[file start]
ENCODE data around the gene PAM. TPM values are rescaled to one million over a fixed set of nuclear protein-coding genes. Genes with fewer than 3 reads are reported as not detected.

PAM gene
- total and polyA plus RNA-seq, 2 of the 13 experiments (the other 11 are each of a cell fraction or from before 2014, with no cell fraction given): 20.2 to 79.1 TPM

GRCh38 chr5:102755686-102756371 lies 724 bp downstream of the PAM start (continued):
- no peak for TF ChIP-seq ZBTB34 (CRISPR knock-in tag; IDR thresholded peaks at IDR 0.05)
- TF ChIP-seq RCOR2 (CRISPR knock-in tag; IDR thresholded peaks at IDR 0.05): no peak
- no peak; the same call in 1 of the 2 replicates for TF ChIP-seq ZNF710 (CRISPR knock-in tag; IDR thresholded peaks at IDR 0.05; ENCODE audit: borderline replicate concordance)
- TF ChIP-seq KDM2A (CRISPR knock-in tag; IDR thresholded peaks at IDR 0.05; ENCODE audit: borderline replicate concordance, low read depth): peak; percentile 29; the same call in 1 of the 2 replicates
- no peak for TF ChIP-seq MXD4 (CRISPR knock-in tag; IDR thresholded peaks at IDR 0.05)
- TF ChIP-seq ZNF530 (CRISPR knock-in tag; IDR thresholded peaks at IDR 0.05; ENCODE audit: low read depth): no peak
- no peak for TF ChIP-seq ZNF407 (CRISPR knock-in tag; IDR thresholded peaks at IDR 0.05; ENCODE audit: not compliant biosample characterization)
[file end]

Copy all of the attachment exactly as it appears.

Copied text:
ENCODE data around the gene PAM. TPM values are rescaled to one million over a fixed set of nuclear protein-coding genes. Genes with fewer than 3 reads are reported as not detected.

PAM gene
- total and polyA plus RNA-seq, 2 of the 13 experiments (the other 11 are each of a cell fraction or from before 2014, with no cell fraction given): 20.2 to 79.1 TPM

GRCh38 chr5:102755686-102756371 lies 724 bp downstream of the PAM start (continued):
- no peak for TF ChIP-seq ZBTB34 (CRISPR knock-in tag; IDR thresholded peaks at IDR 0.05)
- TF ChIP-seq RCOR2 (CRISPR knock-in tag; IDR thresholded peaks at IDR 0.05): no peak
- no peak; the same call in 1 of the 2 replicates for TF ChIP-seq ZNF710 (CRISPR knock-in tag; IDR thresholded peaks at IDR 0.05; ENCODE audit: borderline replicate concordance)
- TF ChIP-seq KDM2A (CRISPR knock-in tag; IDR thresholded peaks at IDR 0.05; ENCODE audit: borderline replicate concordance, low read depth): peak; percentile 29; the same call in 1 of the 2 replicates
- no peak for TF ChIP-seq MXD4 (CRISPR knock-in tag; IDR thresholded peaks at IDR 0.05)
- TF ChIP-seq ZNF530 (CRISPR knock-in tag; IDR thresholded peaks at IDR 0.05; ENCODE audit: low read depth): no peak
- no peak for TF ChIP-seq ZNF407 (CRISPR knock-in tag; IDR thresholded peaks at IDR 0.05; ENCODE audit: not compliant biosample characterization)